NEW YORK (Reuters) - Billionaire investor David Einhorn’s bet against Keurig Green Mountain Inc was a big winner just last week, but the K-Cup maker’s sale of itself to JAB Holding Co has dealt him a blow.
Einhorn, whose Greenlight Capital was down more than 20 percent in the first 11 months of the year, said in October that his position in Keurig was, “So far, our third-biggest winner this year.”
He said, in his fund’s third-quarter investor letter, dated Oct. 21, that Greenlight had borrowed and sold an unspecified number of Keurig shares for an average price of $102.08 each. The stock last traded at that level in May.
For instance, had Greenlight bought and returned the borrowed shares in October, when they were trading between $40 and $50, it would have made tidy profit: between $50 and $60 a share.
Einhorn has not disclosed whether he has covered his short positions at any point.
Investors who take short positions borrow stock and then sell it in hopes of being able to buy it back at a lower price later. They then return the stock to the lender and pocket the difference.
With JAB’s purchase of Keurig for $13.9 billion, that profit shrank dramatically. After the deal was announced on Monday, Keurig’s shares skyrocketed 72 percent to close at $88.89, leaving Einhorn ahead but nowhere near where he had been.
A spokesman for Greenlight Capital, which has $10 billion in assets under management, declined to comment.
Keurig has captivated the hedge fund community for years. Many investors believed the coffee pod maker could not sustain its sales growth, especially as it faces increased competition. By the middle of November, funds had sold 14.1 million shares short.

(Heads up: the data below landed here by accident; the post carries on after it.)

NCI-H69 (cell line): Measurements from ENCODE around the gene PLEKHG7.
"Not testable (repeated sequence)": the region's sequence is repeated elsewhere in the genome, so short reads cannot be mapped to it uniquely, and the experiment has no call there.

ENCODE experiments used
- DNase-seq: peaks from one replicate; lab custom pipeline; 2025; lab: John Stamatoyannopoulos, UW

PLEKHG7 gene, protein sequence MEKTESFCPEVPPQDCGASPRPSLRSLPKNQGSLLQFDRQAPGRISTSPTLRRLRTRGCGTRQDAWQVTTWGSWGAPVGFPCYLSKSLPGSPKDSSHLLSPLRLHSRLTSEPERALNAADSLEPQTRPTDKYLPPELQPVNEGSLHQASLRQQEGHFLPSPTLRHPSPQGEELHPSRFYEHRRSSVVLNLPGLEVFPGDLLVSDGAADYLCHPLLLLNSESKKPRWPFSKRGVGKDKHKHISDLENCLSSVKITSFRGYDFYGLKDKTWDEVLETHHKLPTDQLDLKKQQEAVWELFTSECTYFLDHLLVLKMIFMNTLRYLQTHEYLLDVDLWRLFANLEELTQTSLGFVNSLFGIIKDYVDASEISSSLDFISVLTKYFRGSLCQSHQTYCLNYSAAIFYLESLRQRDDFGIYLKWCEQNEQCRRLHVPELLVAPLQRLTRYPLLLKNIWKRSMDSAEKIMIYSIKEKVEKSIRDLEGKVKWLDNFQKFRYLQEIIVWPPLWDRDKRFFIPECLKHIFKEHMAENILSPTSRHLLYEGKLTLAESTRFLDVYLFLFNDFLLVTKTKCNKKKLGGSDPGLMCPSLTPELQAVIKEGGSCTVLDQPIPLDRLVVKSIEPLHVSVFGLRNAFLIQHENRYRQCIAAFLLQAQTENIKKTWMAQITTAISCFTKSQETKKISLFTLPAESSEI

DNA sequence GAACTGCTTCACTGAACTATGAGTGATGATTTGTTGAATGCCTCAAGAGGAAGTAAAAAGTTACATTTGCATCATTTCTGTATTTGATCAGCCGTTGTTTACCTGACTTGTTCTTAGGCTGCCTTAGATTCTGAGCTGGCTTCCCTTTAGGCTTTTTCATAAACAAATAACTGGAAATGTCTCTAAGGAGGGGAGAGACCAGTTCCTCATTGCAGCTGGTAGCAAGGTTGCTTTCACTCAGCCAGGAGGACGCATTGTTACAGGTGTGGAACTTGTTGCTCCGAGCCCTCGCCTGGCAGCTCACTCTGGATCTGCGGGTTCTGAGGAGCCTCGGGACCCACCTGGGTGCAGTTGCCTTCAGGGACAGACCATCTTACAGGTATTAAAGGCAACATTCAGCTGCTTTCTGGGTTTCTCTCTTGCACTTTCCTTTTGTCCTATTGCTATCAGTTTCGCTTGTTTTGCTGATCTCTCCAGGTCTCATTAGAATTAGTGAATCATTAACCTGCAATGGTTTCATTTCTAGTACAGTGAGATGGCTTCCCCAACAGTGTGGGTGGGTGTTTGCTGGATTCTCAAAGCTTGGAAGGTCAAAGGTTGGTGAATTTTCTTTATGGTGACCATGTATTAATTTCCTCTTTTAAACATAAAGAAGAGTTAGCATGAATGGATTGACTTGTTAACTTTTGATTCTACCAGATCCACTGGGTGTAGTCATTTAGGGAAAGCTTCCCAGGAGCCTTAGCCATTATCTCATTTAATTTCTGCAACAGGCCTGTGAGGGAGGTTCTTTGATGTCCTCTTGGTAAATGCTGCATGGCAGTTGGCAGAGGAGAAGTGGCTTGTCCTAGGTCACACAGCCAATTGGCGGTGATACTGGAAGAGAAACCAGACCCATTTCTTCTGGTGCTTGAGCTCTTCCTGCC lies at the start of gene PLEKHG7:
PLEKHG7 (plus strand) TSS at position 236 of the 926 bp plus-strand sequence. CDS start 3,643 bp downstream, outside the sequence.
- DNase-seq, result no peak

“This has been one of those battle ground stocks and investors have had a variety of swings at it with both the longs and the short having been able to make money on it depending on when they pulled the trigger,” said Herb Greenberg, a partner at short-biased independent research firm Pacific Square Research.
In November 2014, around the time Keurig Green Mountain’s stock was peaking, Einhorn said in a letter to Greenlight’s investors that he had closed out the rest of his short position. While Einhorn made it clear he had done so long before the stock’s high, it had still been a painful episode. It would be “tempting to write an entire book on our experience with this ultimately unsuccessful short,” he wrote in a quarterly report.
Keurig, which makes K-Cup single-serve coffee pods, said on Monday that an investor group led by Germany’s JAB would buy the company for about $13.9 billion. The deal, pitched at a rich 78 percent premium to Keurig’s Friday close, is the latest by JAB as it seeks to become a formidable competitor to world coffee market leader Nestle SA.
For Einhorn’s investors, including pension funds, endowments and wealthy individuals, the Keurig news is bound to bring up more frustration with a manager who has long reigned as one of Wall Street’s best stock pickers, with an average annual return of 20 percent for nearly two decades.
But with this year’s losses putting Greenlight on track to post its second-ever down year, investors expressed concern about the manager’s ability to construct his portfolio. “His longs aren’t working and his shorts aren’t working,” said an investor who requested anonymity because the fund is private.
Keurig’s rise, however, has helped some investors, including Eminence Capital, which owned 3.7 million shares at the end of the third quarter.
Mutual funds Fidelity Investments, T. Rowe Price and Vanguard were the biggest investors in Keurig.
Reporting by Jennifer Ablan and Svea Herbst-Bayliss; Editing by Lisa Von Ahn and Steve Orlofsky